Another retailing icon appears to be edging toward a bankruptcy filing. Sears, one of the most recognized names in American retailing, is expected to file a business bankruptcy petition. The decline of Sears appears to be the result of a changing retail climate in the country and a serious of questionable management decisions.
Sears, Roebuck & Co. was founded shortly after the Civil War, and it soon became known as the go-to-for-everything store. Its huge Christmas catalogs were part of many families' holiday traditions, but the store's inability to compete with large box retailers, such as Wal-Mart, and online marketers, such as Amazon, caused management to sell off a number of profitable brands, such as Craftsman tools and Land's End. Over the last five years, Sears has lost about $5.8 billion; over the last decade, the company has closed a thousand stores. The company is currently searching for interim financing of approximately $500 million that will allow it to survive until the end of 2018.
Some observers blame Edward S. Lampert, the company's current CEO, for the company's poor performance and impending bankruptcy. Lampert is a former hedge fund manager who became Sears CEO in 2005 with no experience in retailing. Since then, he has sold off a number of successful brands to companies in which he already owned a controlling share. Many of those companies have become very successful on their own. A measure of the company's downfall is the price of its shares. In 2007, one share of the company's stock was worth $120; on October 12, it closed at 40.7 cents.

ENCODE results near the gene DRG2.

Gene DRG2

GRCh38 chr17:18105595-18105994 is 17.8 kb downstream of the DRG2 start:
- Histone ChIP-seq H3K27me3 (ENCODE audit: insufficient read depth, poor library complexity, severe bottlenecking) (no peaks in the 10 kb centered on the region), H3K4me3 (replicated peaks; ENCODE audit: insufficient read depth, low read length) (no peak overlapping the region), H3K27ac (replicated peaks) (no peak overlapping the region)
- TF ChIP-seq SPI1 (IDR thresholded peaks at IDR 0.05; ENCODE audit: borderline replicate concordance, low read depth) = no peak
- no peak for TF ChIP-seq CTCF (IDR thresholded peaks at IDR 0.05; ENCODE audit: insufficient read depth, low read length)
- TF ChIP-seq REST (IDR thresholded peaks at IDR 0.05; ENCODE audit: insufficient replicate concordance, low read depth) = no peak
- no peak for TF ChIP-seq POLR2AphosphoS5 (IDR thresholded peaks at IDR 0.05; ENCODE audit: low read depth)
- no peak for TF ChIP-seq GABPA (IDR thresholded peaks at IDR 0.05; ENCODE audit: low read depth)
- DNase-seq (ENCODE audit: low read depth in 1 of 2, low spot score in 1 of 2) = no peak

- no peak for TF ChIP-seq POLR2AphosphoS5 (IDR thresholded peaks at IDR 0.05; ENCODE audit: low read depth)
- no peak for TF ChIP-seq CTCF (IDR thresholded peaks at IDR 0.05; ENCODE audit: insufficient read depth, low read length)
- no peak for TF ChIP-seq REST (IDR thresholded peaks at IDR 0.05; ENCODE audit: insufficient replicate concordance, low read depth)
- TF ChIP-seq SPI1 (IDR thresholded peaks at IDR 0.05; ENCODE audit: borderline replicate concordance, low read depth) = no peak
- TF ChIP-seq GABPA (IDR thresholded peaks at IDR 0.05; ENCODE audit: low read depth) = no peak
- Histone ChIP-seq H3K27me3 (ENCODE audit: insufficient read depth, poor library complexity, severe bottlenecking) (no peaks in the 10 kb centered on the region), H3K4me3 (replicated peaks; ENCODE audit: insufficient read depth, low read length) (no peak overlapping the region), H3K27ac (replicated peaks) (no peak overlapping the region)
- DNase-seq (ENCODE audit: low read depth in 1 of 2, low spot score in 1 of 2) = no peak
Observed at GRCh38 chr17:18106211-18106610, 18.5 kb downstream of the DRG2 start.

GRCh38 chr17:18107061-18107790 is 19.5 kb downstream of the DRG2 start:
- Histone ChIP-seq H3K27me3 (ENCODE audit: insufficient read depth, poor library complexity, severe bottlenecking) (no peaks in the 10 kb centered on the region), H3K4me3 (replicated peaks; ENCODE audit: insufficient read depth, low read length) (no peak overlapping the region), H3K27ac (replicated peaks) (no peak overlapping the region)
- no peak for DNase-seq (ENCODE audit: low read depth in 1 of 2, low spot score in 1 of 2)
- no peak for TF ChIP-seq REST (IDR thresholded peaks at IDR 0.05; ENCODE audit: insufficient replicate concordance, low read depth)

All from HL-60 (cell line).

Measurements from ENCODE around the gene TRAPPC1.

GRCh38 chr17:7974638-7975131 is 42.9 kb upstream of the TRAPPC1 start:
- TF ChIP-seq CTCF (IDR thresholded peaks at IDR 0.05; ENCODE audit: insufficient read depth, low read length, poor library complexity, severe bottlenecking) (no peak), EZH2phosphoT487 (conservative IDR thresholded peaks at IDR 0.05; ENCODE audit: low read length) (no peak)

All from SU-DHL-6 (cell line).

Like many bankruptcies, the demise of Sears cannot be blamed on a single factor. Many businesses fail for a variety of reasons. Anyone who is concerned about the fate of a business may wish to consult an experienced bankruptcy attorney for advice on whether bankruptcy can help the business stay afloat or whether it should be dissolved.